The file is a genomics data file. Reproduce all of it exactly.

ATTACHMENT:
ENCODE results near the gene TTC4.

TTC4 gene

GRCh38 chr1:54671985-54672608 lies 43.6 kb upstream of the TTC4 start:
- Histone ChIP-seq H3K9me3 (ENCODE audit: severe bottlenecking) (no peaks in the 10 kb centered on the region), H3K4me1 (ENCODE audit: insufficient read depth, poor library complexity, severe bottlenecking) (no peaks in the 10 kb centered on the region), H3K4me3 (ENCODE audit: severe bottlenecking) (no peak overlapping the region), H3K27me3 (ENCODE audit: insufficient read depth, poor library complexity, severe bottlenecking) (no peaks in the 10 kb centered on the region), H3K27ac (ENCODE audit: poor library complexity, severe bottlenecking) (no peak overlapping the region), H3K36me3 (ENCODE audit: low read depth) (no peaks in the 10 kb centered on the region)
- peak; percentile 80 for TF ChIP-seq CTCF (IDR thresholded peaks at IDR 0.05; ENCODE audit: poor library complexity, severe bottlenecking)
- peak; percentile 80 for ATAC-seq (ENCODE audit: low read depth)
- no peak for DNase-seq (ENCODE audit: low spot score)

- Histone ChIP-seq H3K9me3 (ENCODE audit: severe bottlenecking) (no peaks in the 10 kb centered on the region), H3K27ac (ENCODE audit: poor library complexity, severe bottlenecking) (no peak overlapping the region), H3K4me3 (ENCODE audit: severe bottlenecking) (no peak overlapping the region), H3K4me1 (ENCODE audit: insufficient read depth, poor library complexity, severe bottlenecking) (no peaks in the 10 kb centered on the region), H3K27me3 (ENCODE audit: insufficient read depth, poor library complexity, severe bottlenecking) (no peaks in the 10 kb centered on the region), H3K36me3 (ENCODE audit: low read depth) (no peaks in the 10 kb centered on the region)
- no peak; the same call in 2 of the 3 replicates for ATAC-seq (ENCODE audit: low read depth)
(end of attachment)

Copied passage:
ENCODE results near the gene TTC4.

TTC4 gene

GRCh38 chr1:54671985-54672608 lies 43.6 kb upstream of the TTC4 start:
- Histone ChIP-seq H3K9me3 (ENCODE audit: severe bottlenecking) (no peaks in the 10 kb centered on the region), H3K4me1 (ENCODE audit: insufficient read depth, poor library complexity, severe bottlenecking) (no peaks in the 10 kb centered on the region), H3K4me3 (ENCODE audit: severe bottlenecking) (no peak overlapping the region), H3K27me3 (ENCODE audit: insufficient read depth, poor library complexity, severe bottlenecking) (no peaks in the 10 kb centered on the region), H3K27ac (ENCODE audit: poor library complexity, severe bottlenecking) (no peak overlapping the region), H3K36me3 (ENCODE audit: low read depth) (no peaks in the 10 kb centered on the region)
- peak; percentile 80 for TF ChIP-seq CTCF (IDR thresholded peaks at IDR 0.05; ENCODE audit: poor library complexity, severe bottlenecking)
- peak; percentile 80 for ATAC-seq (ENCODE audit: low read depth)
- no peak for DNase-seq (ENCODE audit: low spot score)

- Histone ChIP-seq H3K9me3 (ENCODE audit: severe bottlenecking) (no peaks in the 10 kb centered on the region), H3K27ac (ENCODE audit: poor library complexity, severe bottlenecking) (no peak overlapping the region), H3K4me3 (ENCODE audit: severe bottlenecking) (no peak overlapping the region), H3K4me1 (ENCODE audit: insufficient read depth, poor library complexity, severe bottlenecking) (no peaks in the 10 kb centered on the region), H3K27me3 (ENCODE audit: insufficient read depth, poor library complexity, severe bottlenecking) (no peaks in the 10 kb centered on the region), H3K36me3 (ENCODE audit: low read depth) (no peaks in the 10 kb centered on the region)
- no peak; the same call in 2 of the 3 replicates for ATAC-seq (ENCODE audit: low read depth)